McCafé: A "Fresh Baked" Approach to Engaging Consumers
Every year around this time, I write a couple of short pieces previewing the annual conference of the Custom Content Council for Content, the group’s own custom publication. The beauty of this assignment is two-fold: I learn about new developments from the forefront of content marketing, and I am privileged to interview interesting and influential people. This year was exceptional on both counts, highlighted by conversations with famed editor-in-chief Knight Kiplinger and Rob Tait, a former ad agency creative director who now pioneers the content strategy of “branded entertainment” in the Canadian market.
While working on a white paper series for McMurry about a year ago, I came across a Toronto-based firm called Fresh Baked Entertainment. Now there’s a clever name and concept, I said to myself, so I bookmarked it, certain it would prove useful in the future. Well, whaddya know, Fresh Baked is Tait’s baby, co-founded with Canadian TV and film veteran Brett Heard, and together they are evangelizing the integration of brand storytelling and entertainment, with episodic web programs as their primary vehicle.
While branded entertainment remains an early-stage concept in Canada, Fresh Baked’s proposal for a comedic online show called The Originals was precisely the out-of-the-box approach that McDonald’s was looking for in support of the launch of its McCafé brand in Canada last November.
Both a product play and an experiential one, McCafé also includes its own defined physical café space within some (not all) McDonald’s restaurants. This brand-within-a brand concept figures prominently in McCafe’s expansion in Canada, where McDonald’s is investing some $1 billion in the country’s biggest ever store-by-store transformation. In late 2010, the company put out an RFP for a unique marketing solution for the McCafé launch—and Fresh Baked won the gig.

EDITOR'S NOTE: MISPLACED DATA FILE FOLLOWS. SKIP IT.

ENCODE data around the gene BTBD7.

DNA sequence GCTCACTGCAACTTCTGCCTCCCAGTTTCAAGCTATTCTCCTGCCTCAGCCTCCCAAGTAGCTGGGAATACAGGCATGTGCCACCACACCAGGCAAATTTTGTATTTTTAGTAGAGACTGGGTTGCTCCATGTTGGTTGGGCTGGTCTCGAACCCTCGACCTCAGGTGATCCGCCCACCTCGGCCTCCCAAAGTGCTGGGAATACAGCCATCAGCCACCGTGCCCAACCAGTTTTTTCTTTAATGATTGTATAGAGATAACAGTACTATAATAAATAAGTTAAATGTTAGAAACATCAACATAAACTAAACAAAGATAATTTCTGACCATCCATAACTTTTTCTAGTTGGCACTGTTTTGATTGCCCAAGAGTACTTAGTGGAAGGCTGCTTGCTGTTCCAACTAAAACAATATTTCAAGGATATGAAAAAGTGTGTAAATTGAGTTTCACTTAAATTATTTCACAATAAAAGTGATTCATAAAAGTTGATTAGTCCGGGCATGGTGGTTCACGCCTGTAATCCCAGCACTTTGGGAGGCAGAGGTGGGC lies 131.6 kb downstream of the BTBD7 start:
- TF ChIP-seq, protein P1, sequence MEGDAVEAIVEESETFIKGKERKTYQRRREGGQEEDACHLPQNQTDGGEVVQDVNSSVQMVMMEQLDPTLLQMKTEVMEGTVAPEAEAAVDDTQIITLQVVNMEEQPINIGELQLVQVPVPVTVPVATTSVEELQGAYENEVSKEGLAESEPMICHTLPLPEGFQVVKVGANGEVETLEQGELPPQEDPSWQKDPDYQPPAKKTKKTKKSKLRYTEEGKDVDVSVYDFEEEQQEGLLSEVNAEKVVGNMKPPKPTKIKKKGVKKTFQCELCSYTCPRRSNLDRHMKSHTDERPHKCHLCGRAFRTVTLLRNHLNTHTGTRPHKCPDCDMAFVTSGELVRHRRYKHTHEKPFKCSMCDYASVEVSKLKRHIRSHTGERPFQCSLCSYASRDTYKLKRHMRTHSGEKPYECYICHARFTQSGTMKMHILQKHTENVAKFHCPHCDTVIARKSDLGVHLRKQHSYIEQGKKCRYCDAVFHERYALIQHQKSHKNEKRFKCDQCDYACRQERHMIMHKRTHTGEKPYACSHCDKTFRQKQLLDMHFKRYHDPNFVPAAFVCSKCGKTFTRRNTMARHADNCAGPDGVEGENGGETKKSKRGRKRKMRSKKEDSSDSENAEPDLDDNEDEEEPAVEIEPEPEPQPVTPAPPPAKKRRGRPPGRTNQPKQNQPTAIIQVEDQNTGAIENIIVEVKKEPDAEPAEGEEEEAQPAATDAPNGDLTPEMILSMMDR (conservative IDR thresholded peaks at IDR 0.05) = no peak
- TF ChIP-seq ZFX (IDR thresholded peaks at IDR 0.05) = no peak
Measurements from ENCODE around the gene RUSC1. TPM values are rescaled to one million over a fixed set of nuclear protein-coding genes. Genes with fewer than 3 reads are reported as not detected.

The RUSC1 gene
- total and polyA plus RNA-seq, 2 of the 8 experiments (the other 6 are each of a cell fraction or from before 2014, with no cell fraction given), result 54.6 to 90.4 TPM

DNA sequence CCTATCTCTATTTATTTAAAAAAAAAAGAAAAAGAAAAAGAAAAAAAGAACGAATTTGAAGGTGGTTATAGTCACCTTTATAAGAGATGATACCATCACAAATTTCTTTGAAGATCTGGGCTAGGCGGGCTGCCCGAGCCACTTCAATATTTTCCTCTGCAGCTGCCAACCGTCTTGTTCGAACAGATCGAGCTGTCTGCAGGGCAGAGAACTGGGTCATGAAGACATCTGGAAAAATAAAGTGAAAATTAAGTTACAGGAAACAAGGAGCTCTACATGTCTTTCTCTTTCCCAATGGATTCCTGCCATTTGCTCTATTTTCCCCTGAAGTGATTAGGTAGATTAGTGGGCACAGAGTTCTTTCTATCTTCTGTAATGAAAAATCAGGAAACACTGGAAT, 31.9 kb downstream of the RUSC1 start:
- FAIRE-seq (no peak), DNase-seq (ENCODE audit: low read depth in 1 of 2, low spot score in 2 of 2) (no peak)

“The Originals is based on two guys using McCafé as their ‘creative headquarters’ to brainstorm ideas for a fictional comedy show,” explains Tait. “The idea is to reinforce the message of ‘bringing back the break,’ recasting McDonald’s as a place not for rushing in and out, but as an inviting environment where you can hang out and relax.”
Co-written by Anthony Farrell, whose credentials include multiple episodes of The Office, the nine-episode series debuted in late November 2011 on its own YouTube and Facebook channels as part of a multi-pronged marketing and promotional strategy.
According to Tait, the show has garnered close to 13,800 “Likes” on Facebook and around 430,000 cumulative views to date, while also scoring well above norms in traditional metrics such as sharing, audience retention, and click-throughs.
Yet, while showcasing McCafé products and the physical attributes of the McCafé space, the true marketing value of the project lies in creating a “state of mind” about experiencing McDonald’s and its products. “This is not a campaign in the traditional sense, but a means of recasting the brand in an engaging narrative format, framed in a context resembling everyday life,” explains Tait. “If it were just about the product, the consumer may be less motivated to talk about you, but when the content is entertaining, you create the catalyst and gateway for widespread sharing via the social media universe.”
Will it be Tim Horton’s or McCafé for coffee the next time I’m in Canada? I’m Toronto-bound in early February—stay tuned.
Jeff Heilman covers business, marketing, law and travel for a range of custom and trade publications. Also an award-winning photographer and copywriter, he ghostwrote Courageous Counsel, a book on the history of women general counsel in the Fortune 500, published September 2011.